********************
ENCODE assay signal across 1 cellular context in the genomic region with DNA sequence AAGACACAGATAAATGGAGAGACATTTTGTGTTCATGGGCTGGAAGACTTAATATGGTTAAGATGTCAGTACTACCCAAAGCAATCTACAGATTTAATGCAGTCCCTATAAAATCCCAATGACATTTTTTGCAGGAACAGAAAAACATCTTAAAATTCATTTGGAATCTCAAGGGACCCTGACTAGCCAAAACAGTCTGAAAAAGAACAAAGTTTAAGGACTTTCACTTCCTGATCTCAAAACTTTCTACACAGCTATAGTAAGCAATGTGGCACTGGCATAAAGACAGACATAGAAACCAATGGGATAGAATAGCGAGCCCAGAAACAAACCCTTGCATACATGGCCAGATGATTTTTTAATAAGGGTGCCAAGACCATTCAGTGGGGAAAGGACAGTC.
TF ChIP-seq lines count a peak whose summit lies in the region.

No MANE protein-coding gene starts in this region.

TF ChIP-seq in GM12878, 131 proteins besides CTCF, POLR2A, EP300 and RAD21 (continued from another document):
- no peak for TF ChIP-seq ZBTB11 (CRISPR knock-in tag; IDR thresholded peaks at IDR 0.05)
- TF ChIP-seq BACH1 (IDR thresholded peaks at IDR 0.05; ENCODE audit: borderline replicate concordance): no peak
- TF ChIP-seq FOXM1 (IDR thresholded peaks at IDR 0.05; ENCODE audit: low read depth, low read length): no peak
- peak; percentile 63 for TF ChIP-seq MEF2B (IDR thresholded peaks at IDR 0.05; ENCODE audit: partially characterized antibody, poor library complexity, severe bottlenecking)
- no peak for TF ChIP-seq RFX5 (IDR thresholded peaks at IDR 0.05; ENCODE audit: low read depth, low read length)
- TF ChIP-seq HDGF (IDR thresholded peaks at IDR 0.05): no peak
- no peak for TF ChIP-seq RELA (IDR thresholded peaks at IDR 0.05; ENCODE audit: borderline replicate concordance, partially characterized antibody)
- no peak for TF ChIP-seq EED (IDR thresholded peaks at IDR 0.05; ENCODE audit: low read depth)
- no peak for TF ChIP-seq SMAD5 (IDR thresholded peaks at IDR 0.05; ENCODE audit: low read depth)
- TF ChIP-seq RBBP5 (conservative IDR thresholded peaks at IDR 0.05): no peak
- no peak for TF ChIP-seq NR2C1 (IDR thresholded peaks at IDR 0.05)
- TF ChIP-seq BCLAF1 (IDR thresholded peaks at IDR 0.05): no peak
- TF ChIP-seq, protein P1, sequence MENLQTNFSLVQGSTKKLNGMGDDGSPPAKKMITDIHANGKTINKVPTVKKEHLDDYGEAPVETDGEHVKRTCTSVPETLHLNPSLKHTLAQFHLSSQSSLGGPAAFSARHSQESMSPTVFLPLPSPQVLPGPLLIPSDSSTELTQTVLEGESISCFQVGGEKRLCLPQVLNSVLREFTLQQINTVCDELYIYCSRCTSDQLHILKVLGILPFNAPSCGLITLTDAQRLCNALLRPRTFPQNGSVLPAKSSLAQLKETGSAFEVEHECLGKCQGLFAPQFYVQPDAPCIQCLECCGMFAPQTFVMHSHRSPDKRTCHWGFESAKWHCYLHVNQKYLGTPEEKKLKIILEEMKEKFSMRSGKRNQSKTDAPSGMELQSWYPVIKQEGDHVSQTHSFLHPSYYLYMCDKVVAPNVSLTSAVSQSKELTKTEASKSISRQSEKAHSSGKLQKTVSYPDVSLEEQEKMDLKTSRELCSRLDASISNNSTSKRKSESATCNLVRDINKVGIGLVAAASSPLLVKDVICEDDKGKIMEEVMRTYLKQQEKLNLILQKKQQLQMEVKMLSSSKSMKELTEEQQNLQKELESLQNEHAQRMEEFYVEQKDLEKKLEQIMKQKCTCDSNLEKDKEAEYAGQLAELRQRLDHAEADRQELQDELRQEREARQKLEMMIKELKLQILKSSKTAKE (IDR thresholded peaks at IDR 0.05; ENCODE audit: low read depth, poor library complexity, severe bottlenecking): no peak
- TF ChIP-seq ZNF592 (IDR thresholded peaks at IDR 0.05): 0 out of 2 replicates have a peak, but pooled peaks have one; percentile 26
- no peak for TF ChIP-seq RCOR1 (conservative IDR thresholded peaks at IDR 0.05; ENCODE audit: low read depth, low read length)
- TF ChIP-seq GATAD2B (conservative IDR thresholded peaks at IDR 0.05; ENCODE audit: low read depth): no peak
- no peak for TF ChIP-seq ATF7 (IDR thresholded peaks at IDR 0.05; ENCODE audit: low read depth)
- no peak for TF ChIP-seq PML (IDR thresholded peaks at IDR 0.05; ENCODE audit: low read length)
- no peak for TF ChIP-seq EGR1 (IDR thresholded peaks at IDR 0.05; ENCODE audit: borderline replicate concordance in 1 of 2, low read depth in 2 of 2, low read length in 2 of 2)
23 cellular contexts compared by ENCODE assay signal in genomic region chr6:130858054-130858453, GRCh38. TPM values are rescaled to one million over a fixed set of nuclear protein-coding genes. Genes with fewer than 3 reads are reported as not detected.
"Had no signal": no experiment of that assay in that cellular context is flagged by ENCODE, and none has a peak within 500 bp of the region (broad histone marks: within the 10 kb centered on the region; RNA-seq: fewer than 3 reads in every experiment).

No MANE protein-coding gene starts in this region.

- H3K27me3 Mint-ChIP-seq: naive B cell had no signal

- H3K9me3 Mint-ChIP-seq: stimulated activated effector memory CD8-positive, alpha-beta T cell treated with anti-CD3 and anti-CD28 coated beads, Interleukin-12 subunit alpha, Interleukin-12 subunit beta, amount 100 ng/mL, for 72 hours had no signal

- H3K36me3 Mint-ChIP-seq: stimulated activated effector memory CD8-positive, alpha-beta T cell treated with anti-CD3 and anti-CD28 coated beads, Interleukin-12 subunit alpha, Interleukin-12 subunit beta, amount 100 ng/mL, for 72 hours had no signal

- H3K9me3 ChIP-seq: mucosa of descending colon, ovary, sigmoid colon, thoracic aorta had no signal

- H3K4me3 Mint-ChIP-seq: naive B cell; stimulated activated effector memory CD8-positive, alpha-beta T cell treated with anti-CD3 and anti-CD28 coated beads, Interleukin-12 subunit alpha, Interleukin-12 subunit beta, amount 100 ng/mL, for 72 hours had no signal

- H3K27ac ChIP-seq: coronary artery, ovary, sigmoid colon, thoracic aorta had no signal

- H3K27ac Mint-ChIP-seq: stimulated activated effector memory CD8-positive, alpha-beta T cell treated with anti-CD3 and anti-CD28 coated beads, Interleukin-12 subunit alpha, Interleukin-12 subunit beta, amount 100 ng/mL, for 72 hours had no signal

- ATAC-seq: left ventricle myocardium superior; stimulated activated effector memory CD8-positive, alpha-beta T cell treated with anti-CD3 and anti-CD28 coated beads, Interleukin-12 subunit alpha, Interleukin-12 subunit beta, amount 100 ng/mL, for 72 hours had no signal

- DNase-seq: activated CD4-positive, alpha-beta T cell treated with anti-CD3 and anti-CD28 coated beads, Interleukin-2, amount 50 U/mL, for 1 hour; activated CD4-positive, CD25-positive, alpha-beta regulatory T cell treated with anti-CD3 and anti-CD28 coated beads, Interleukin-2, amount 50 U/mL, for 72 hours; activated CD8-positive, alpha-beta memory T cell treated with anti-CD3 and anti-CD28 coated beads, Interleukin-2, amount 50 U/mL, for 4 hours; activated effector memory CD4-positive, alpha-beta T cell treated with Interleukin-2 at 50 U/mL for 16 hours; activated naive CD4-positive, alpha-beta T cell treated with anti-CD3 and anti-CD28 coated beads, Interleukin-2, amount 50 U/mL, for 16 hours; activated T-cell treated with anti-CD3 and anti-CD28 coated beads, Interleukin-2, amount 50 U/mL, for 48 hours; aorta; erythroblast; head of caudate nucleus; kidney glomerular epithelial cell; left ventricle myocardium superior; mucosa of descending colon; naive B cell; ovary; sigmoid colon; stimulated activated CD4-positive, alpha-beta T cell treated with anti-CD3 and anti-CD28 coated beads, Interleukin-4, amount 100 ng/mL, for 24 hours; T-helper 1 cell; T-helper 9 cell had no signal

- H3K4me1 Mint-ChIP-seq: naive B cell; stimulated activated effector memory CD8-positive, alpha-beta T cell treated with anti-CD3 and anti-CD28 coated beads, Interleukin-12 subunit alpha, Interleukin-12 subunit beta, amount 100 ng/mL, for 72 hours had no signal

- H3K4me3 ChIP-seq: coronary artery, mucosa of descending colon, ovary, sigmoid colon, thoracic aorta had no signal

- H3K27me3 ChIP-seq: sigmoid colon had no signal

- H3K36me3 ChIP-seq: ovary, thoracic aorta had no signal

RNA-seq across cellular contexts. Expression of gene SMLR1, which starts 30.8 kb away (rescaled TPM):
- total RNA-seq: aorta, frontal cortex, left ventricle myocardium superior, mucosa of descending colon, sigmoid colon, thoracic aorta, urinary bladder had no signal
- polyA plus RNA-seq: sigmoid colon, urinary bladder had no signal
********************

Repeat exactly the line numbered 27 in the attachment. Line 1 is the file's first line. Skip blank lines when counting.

- H3K27me3 Mint-ChIP-seq: naive B cell had no signal